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Options weighed as Green Bay Police Department's ability to store items stretched


Green Bay, WI

2010-07-04_Options weighed as Green Bay Police Department_
Shelves are crammed full of evidence inside evidence storage room B on Thursday at the Green Bay Police Department. The room was originally the roll-call room. (Evan Siegle/Press-Gazette)

When the room used to store evidence at the Green Bay Police Department was full, the roll-call room became an evidence room.

Roll-call moved to the former lunchroom. The new lunchroom is in a former lobby, one flight up.

The physical-training room remains the physical-training room — but maybe not for long.

The reason behind all the change is a mountain of criminal evidence that is taxing the department's ability to store it, and threatening to outgrow its space in the basement of the 41-year-old building on South Adams Street. A number of factors are driving the growth, police say, including the requirement that DNA evidence be retained as long as the defendant is eligible to appeal his or her sentence.

"We're not saying this is a crisis … but if things don't change within a year or two it's going to be one," said Greg Urban, investigations division commander.

Police officials say a new evidence building, which they estimate would cost up to $560,000, would solve the problem. But they acknowledge that Green Bay taxpayers don't have the means to pay for one. The city has asked for federal help to fund the project; Sen. Herb Kohl, D-Milwaukee, has requested $560,000 as part of the fiscal 2011 federal budget.

Physical evidence is one of the pillars on which prosecutors build cases against criminals.

But evidence must be collected, catalogued and stored. And the latter takes room, and lots of it, in a city of 100,000 residents. Even in low-level cases, most evidence must be retained for at least two years after a case has ended, said Mike Gretzinger, a Green Bay police evidence custodian.

Making do

In more serious cases, such as crimes of violence, it's often considerably longer. A gun collected as evidence must be retained until cops get a court order allowing it to be destroyed. DNA evidence, because of recent change in the law, must be retained virtually forever, police say.

In the 12 months ended July 31, 2009. Green Bay's 18 detectives handled 2,387 cases. Each generates evidence that must be segregated by case number. Urban said the department collected, catalogued and stored 8,869 pieces of it last year.

Evidence, usually in boxes, lines shelves along the walls of locked rooms in the building's basement. A gumball machine, plastic totes teeming with prescription bottles, and other odd- or over-sized items rest on the linoleum nearby. Collections of street drugs, organized in boxes tagged with stickers and marked with handwritten case numbers, sit behind a second locked door in a humidity-controlled connecting room.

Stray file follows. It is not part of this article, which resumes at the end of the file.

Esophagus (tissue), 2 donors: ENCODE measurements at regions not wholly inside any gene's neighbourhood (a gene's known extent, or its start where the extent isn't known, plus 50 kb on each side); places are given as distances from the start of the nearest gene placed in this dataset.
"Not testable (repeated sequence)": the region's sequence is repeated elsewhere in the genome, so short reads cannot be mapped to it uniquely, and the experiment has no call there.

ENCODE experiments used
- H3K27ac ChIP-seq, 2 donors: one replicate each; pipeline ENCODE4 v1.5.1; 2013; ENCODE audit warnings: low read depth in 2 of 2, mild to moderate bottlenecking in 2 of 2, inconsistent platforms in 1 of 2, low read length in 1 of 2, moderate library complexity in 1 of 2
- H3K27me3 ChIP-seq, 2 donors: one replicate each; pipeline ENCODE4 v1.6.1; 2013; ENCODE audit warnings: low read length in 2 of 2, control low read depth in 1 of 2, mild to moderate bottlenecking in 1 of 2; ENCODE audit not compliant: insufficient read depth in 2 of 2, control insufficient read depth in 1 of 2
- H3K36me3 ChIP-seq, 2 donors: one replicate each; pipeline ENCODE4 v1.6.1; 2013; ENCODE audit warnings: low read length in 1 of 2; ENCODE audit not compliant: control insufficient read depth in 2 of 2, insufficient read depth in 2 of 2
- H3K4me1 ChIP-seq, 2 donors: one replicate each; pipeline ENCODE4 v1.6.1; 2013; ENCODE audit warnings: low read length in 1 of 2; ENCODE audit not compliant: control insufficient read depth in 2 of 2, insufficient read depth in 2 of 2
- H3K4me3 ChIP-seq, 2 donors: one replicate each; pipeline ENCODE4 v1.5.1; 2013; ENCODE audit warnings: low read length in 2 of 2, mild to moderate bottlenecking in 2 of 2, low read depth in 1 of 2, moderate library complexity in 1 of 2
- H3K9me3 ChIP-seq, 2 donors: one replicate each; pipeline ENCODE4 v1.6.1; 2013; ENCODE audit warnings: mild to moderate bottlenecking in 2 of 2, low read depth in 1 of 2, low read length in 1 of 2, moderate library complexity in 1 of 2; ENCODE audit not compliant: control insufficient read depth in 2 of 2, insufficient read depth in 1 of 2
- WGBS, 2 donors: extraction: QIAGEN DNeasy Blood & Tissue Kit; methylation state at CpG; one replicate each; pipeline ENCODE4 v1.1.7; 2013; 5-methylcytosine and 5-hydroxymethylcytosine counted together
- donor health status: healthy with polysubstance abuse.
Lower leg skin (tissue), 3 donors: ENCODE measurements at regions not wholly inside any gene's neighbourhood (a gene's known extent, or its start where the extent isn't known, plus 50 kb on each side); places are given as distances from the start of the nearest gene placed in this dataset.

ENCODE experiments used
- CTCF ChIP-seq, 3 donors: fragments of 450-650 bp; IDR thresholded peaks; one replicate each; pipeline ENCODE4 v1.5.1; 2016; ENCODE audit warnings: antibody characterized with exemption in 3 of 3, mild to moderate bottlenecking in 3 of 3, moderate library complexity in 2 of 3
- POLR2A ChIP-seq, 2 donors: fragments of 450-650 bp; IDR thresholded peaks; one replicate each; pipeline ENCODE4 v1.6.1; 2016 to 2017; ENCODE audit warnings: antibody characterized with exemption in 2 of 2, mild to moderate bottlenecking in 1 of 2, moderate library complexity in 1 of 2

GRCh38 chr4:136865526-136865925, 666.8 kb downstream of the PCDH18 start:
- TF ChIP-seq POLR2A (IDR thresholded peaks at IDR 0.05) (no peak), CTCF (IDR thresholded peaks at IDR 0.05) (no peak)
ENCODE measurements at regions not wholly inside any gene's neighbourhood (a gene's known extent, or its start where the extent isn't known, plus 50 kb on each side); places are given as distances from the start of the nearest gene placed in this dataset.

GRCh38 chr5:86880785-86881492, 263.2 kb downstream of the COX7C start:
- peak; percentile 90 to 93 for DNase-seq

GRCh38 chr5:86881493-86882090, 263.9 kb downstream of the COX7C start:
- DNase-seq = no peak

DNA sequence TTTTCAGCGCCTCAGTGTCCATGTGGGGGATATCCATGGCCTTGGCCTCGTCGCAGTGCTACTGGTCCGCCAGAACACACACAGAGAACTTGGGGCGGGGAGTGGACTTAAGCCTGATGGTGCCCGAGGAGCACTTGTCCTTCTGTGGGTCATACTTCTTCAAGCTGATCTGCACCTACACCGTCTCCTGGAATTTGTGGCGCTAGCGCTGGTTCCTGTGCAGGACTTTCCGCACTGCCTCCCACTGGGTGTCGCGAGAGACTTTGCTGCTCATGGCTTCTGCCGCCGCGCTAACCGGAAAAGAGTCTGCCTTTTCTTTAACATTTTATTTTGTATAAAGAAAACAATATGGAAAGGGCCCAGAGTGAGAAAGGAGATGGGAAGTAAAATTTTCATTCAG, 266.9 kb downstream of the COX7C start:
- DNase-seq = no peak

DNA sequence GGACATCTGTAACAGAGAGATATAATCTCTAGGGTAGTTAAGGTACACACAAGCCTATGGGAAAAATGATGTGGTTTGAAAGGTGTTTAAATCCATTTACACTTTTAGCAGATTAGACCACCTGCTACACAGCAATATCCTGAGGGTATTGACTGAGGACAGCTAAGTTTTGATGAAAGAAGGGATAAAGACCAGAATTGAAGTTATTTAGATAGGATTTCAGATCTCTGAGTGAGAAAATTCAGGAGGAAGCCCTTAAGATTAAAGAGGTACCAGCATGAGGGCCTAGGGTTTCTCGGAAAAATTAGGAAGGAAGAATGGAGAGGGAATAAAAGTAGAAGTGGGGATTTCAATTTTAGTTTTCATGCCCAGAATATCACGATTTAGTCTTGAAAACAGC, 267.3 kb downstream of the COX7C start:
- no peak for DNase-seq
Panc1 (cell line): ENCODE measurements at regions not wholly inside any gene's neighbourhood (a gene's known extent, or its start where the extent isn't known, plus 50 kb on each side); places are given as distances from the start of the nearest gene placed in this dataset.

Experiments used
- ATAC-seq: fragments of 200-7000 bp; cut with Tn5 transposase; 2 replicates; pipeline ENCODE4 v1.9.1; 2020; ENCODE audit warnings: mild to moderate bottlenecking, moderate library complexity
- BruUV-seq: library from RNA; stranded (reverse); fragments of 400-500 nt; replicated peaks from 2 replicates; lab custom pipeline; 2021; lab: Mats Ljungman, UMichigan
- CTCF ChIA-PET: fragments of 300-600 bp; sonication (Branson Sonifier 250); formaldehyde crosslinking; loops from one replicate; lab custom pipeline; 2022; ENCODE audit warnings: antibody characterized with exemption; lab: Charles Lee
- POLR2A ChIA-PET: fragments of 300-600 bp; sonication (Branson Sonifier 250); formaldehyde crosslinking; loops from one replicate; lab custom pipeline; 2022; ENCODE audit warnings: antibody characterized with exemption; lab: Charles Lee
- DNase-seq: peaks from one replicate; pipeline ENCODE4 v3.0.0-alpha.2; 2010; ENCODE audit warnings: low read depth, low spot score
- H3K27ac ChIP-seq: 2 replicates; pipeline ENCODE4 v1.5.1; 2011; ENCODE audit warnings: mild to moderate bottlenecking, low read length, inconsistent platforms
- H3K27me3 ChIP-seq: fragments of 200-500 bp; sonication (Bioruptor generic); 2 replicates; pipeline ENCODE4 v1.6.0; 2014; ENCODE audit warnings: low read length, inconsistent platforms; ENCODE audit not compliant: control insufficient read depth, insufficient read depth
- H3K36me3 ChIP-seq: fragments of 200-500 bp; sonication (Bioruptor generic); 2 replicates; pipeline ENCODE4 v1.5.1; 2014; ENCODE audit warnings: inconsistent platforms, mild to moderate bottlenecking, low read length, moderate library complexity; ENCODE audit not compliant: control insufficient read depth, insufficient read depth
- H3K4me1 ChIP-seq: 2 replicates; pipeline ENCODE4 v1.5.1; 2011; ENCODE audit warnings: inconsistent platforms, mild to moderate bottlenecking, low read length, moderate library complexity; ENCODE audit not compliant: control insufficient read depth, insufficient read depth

The department dedicated extra space early in the decade by rearranging how items were stored, Gretzinger said. In late 2006 and early 2007, they took over the former roll-call room and installed movable cabinets similar to those used in medical offices for storage.

Less than four years later, those cabinets are nearly full.

Sometimes, Gretzinger said, "You need roller skates to get from one (end of the room) to the other."

The options

The crowded conditions have not interfered with detectives' ability to investigate cases, Urban said. But he acknowledged that the situation could make it more difficult for an investigator to get his hands on key evidence as quickly as needed.

Expanding into the workout room, he said, would affect issues ranging from physical conditioning to morale.

And it wouldn't provide a long-term solution.

Police say the ideal answer is to build an evidence facility, likely a 7,000-square-foot building on city-owned land off North Quincy Street. Chief Jim Arts said the project could be done for about $550,000, and some work could be done by employees already on the city's payroll.

Mayor Jim Schmitt agreed the need is significant and said he's confident the city stands to get grant money.

"If the federal government is going to put the funding mechanism in place," he said, "we're going to work very hard to make sure that Green Bay gets our share."

The city has options other than building a new facility, should federal funds not materialize, Urban said. Green Bay could lease space elsewhere, or again reorganize how space is used within the building at 307 S. Adams. But, he said, something must be done.

"We're almost out of space," he said. "Within a year or two, we're going to be at capacity."

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